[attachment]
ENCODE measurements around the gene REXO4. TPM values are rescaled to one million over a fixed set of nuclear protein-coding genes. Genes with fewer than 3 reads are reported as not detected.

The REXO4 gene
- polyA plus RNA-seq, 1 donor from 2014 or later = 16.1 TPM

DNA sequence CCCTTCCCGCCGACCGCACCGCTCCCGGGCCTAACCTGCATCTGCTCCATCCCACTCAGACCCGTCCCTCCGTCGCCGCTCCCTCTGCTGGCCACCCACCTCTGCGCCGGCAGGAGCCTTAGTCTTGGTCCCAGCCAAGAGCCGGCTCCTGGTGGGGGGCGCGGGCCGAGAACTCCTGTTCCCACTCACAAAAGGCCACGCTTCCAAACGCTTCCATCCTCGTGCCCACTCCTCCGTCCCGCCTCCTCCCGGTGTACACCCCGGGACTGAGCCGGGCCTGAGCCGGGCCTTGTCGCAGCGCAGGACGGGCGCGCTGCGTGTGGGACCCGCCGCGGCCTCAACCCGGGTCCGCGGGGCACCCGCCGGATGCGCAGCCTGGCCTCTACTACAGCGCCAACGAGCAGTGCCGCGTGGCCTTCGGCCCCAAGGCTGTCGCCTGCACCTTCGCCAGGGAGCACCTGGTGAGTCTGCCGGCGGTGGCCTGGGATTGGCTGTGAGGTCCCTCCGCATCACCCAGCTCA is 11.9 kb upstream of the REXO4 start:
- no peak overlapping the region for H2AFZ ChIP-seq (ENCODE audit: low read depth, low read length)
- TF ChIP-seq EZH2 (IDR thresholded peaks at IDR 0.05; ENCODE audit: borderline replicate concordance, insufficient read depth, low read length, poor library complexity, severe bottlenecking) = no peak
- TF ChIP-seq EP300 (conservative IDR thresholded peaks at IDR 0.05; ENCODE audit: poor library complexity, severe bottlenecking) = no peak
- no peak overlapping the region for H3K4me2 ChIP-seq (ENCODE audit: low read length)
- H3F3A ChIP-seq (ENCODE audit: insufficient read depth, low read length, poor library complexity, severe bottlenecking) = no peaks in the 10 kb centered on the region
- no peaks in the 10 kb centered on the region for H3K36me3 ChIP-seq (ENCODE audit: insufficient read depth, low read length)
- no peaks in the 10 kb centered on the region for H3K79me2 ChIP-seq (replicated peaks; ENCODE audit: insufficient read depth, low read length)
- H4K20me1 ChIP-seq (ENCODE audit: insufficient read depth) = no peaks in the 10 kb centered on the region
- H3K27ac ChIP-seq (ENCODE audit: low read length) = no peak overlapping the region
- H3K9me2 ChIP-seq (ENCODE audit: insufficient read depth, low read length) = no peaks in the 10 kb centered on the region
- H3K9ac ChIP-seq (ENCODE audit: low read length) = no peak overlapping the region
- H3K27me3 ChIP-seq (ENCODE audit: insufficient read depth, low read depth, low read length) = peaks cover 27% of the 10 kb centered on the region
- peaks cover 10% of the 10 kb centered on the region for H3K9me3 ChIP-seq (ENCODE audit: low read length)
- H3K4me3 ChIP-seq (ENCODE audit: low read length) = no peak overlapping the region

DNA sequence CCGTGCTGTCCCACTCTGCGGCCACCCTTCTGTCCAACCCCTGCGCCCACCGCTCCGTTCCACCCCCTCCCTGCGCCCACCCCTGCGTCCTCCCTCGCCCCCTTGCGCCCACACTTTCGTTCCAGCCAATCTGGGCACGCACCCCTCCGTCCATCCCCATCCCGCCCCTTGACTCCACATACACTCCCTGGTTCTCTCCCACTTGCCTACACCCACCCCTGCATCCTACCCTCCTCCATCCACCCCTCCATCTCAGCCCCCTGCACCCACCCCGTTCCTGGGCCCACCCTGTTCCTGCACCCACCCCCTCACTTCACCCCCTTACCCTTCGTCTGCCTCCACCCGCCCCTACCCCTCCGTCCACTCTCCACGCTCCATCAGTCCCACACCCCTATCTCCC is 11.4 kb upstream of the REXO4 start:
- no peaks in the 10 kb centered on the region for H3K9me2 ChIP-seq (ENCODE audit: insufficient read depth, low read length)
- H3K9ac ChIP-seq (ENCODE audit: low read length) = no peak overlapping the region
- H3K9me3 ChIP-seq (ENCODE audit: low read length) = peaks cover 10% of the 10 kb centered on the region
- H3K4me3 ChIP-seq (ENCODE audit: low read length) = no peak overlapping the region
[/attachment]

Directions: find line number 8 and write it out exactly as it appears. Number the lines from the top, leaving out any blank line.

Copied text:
- no peak overlapping the region for H3K4me2 ChIP-seq (ENCODE audit: low read length)